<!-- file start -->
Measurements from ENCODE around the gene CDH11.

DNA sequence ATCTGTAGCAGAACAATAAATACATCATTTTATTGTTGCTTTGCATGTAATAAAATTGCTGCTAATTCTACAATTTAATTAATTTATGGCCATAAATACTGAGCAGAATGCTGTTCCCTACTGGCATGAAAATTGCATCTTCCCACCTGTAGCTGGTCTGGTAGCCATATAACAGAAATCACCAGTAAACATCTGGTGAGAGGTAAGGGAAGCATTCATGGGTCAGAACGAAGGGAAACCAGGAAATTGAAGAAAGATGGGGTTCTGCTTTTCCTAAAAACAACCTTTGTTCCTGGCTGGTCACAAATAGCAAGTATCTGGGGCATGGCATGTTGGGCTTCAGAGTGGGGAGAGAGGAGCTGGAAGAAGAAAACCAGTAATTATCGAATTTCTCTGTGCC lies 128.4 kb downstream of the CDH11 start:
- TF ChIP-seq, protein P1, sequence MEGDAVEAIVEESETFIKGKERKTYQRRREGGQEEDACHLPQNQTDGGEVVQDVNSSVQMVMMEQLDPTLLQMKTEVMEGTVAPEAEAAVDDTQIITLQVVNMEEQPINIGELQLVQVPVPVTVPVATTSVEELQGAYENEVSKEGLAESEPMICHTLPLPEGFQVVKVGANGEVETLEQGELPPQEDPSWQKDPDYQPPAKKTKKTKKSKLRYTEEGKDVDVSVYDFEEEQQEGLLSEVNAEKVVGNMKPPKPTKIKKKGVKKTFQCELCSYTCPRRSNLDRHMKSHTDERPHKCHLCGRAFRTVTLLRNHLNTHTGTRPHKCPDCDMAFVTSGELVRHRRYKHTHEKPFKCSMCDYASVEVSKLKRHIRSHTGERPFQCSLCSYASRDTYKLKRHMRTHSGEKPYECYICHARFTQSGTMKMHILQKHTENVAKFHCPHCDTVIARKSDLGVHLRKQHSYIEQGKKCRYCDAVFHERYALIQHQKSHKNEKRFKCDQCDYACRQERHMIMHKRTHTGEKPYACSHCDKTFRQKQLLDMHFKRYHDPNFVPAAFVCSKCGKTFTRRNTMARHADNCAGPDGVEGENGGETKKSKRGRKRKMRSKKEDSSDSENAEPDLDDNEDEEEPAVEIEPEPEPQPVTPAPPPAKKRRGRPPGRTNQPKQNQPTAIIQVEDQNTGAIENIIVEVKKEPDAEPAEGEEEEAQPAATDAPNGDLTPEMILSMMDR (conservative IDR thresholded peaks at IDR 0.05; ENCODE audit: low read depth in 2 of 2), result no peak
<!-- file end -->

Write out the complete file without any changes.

Measurements from ENCODE around the gene CDH11.

DNA sequence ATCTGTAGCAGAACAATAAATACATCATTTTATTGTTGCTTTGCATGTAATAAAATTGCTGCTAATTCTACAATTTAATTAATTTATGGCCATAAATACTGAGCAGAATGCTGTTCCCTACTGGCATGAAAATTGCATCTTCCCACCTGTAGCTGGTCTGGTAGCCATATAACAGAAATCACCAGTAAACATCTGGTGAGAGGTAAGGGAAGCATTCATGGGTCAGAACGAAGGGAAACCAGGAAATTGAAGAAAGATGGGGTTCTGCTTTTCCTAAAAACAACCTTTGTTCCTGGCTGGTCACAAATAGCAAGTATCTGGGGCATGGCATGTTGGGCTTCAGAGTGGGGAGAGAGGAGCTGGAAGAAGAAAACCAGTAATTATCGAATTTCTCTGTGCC lies 128.4 kb downstream of the CDH11 start:
- TF ChIP-seq, protein P1, sequence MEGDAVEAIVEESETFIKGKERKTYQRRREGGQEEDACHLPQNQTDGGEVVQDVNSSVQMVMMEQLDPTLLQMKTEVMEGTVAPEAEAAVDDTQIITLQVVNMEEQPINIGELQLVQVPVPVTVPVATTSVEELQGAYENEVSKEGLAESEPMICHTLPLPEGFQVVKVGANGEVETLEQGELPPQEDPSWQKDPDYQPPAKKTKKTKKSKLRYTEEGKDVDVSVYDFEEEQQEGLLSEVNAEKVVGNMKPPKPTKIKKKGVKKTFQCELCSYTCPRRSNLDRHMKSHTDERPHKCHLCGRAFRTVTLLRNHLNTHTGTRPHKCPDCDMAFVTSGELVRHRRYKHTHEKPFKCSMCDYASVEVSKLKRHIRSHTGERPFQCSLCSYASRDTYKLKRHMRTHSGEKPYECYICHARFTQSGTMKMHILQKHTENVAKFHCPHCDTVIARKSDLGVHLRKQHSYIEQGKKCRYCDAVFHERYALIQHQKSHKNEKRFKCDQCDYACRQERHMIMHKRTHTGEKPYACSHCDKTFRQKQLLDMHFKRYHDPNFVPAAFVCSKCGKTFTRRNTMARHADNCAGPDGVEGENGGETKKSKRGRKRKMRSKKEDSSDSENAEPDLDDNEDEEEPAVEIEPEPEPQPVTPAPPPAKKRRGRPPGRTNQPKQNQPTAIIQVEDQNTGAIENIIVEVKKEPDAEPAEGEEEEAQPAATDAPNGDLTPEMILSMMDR (conservative IDR thresholded peaks at IDR 0.05; ENCODE audit: low read depth in 2 of 2), result no peak